Expanding on the point above, marker beds that are strong reflectors are very useful, but what happens if one isn’t present near enough to your zone of interest, or you are interested in a submember of a formation (i.e. The Montney B, Lower Eagle Ford, Falher F, etc.)? Small layers of a distinct gamma character but not a large impedance can also provide insight. Taking the Austin Chalk for example, bentonite layers are very thin, but have a very high API value, which shows up distinctly when drilling the chalk. Because the bentonite appears due to ash deposition following volcanic eruptions, it is laterally continuous, and can be used as a reference depth to your zone of interest.

A Rotating Driller is a Happy Driller

Geosteering allows us to be proactive, looking ahead of the bit and making inclination changes preemptively. It’s very common to be drilling with inclinations slightly above or below local structure dips. Geo-steerers will notice the bit drifting slowly towards a zone boundary, and the rig can be instructed to change inclination accordingly. Small inclination changes made can be accomplished by sliding for less time and a smoother wellbore trajectory. This results in higher overall ROP and higher in-zone percentages, and the straighter wellbore makes it easier to get completions to reach bottom and keep the drill string rotating. Current lateral lengths combined with high ROPs create bottoms-up times that are measured in hours. This delay can easily result in lots of drilling out of zone and large slides to rectify that.

Gamma Expanded

While simple gamma is used most commonly, wells in new areas or trouble sections frequently will be drilled with additional data for the steerer. Azimuthal gamma is recorded using multiple sensors, to obtain gamma ray data for the full circumference of the wellbore in sliding or rotating conditions. Gamma image logs can be generated, making it much easier for the interpreter to distinguish layer boundaries where layers have a small API difference, and even to calculate apparent bed dips.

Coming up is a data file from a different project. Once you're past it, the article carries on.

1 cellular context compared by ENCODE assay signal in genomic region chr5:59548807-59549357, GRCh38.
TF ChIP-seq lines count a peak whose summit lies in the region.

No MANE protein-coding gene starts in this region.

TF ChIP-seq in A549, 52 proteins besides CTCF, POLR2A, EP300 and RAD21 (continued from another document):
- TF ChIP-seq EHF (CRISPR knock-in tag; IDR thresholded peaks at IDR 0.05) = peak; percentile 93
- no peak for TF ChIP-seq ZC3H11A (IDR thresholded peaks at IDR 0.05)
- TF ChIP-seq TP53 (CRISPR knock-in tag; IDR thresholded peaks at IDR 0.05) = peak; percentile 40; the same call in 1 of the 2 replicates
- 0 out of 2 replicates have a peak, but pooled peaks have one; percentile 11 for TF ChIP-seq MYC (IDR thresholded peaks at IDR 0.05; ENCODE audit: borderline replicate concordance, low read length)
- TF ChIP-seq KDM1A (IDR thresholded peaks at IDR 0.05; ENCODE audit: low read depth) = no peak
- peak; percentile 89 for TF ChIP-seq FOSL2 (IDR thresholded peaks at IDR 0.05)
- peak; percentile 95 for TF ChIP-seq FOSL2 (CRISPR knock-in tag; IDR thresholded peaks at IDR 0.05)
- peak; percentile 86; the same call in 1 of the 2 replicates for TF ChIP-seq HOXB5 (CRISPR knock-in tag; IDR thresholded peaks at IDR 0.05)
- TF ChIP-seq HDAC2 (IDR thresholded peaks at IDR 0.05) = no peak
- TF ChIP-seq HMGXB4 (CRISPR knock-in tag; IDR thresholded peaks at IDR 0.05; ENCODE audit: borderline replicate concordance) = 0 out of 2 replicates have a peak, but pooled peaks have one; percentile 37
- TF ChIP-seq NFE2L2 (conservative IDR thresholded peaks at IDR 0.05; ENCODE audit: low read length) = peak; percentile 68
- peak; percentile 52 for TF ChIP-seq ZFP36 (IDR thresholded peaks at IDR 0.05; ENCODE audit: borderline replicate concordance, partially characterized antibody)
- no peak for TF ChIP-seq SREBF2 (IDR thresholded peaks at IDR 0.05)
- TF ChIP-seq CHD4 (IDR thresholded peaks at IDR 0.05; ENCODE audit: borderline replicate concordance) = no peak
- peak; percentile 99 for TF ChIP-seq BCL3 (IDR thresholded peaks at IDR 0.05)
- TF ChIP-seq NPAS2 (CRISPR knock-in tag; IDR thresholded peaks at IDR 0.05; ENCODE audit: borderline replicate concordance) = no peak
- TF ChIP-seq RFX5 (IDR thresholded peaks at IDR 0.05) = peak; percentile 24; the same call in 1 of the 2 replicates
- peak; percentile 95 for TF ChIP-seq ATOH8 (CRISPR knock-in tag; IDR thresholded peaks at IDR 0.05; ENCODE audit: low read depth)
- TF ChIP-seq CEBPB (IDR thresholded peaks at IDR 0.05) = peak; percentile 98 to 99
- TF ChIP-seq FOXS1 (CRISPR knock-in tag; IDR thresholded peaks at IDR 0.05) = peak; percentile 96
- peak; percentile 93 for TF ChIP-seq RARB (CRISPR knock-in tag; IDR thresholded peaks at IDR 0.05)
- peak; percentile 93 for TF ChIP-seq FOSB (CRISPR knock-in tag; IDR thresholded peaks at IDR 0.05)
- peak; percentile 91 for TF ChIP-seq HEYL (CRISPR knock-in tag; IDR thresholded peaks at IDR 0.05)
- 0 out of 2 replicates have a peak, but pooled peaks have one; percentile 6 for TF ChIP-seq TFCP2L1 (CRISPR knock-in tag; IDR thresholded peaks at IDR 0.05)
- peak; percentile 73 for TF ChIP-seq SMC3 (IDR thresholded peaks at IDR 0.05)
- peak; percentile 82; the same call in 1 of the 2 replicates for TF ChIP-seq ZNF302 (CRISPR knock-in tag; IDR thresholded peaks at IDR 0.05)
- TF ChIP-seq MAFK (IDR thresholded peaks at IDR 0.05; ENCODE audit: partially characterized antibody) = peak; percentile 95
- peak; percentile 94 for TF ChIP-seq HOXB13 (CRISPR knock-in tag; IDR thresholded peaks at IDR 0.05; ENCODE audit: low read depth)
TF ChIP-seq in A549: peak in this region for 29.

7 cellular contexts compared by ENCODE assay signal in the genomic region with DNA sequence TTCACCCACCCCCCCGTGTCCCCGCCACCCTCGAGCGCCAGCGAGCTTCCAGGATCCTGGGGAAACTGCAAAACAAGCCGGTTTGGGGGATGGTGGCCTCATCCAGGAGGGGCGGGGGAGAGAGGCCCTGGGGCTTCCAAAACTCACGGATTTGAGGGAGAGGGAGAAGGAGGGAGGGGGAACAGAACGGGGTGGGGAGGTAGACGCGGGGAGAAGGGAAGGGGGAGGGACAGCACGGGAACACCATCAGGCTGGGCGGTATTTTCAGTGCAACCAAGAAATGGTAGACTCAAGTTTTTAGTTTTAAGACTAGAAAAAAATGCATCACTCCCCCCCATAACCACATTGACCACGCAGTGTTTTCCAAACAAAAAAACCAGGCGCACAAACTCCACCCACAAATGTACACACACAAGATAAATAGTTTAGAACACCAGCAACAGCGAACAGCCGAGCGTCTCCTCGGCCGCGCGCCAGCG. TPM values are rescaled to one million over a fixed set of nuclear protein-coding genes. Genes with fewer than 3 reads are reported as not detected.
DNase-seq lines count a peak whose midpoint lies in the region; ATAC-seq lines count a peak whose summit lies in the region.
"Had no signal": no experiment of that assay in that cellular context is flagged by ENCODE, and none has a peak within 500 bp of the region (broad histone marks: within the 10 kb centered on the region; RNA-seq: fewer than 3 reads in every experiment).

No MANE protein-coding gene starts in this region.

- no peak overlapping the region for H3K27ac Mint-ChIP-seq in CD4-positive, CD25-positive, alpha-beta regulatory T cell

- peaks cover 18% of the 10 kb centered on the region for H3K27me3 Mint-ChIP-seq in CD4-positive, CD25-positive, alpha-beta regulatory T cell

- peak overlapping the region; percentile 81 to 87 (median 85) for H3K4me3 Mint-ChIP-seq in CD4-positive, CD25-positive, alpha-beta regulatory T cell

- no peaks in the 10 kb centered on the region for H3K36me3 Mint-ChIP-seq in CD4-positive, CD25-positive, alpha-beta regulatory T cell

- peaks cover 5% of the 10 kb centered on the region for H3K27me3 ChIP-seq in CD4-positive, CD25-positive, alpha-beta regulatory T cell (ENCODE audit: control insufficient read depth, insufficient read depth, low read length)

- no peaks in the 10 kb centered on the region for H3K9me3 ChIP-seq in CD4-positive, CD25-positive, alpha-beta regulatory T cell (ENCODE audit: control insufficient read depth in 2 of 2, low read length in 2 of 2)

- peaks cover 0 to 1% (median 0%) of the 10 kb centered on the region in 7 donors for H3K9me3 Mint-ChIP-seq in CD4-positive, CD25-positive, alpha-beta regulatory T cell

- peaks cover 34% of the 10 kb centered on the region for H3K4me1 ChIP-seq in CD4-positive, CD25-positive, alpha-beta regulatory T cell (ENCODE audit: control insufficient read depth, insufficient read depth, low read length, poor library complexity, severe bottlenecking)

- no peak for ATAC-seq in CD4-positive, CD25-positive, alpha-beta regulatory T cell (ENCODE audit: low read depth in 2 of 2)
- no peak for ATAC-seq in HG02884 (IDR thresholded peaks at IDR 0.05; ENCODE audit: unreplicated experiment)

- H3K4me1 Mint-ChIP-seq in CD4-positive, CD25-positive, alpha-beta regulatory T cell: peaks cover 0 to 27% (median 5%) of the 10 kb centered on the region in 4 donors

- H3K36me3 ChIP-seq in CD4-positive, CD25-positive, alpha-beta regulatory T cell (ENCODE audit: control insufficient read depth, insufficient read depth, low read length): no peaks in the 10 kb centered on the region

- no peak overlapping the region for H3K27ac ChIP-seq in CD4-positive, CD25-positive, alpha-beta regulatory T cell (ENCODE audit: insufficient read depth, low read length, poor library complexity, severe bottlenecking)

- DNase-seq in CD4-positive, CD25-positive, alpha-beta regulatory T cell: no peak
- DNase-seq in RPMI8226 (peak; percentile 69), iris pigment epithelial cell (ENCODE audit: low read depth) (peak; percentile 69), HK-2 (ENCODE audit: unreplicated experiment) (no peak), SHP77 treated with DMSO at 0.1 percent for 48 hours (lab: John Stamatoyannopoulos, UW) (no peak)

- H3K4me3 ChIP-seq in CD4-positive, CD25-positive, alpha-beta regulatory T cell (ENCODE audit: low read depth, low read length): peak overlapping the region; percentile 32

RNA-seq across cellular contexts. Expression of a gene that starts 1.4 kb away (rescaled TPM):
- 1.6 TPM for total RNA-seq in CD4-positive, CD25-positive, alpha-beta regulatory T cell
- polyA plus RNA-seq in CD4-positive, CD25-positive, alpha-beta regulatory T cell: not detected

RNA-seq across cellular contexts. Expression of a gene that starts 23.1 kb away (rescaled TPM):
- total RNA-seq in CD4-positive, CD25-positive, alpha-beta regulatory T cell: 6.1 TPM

OK, We Get It, Gamma is Great. What Else?

While we only discussed gamma in this article, many other tools can be run in order to better drill a well. Resistivity logs can be very useful in SAGD applications in the oil sands, as the general goal is to avoid any channels where the reservoir fluid is water. The similar lithology of channels can make geosteering with gamma very difficult; however using resistivity to steer out of the wet zones is very advantageous.

Drilling rigs these days can send terabytes of data per day during drilling operations. Finding a way to utilize these data in all aspects of drilling results in reaching TD faster and more accurately, helps plan the next drills, increases our knowledge of the reservoir, and ultimately means better wells. Geosteering data and the interpretations it generates can aid in all of these goals.



About the Author(s)

Curtis James graduated from the University of Calgary in 2015 with a B.Sc in geophysics and a minor in geology. He began his career as a technical specialist with Calfrac Well Services, using his geophysical knowledge and skills in the processes of hydraulic fracturing design, placement, and optimization. Transferring his skills to daily drilling operations, he moved to Geosteering Solutions Inc., where his focus was on proper build and lateral placement of wellbores in most major North American basins. He is currently looking for his next opportunity.



Join the Conversation

Interested in starting, or contributing to a conversation about an article or issue of the RECORDER? Join our CSEG LinkedIn Group.

Share This Article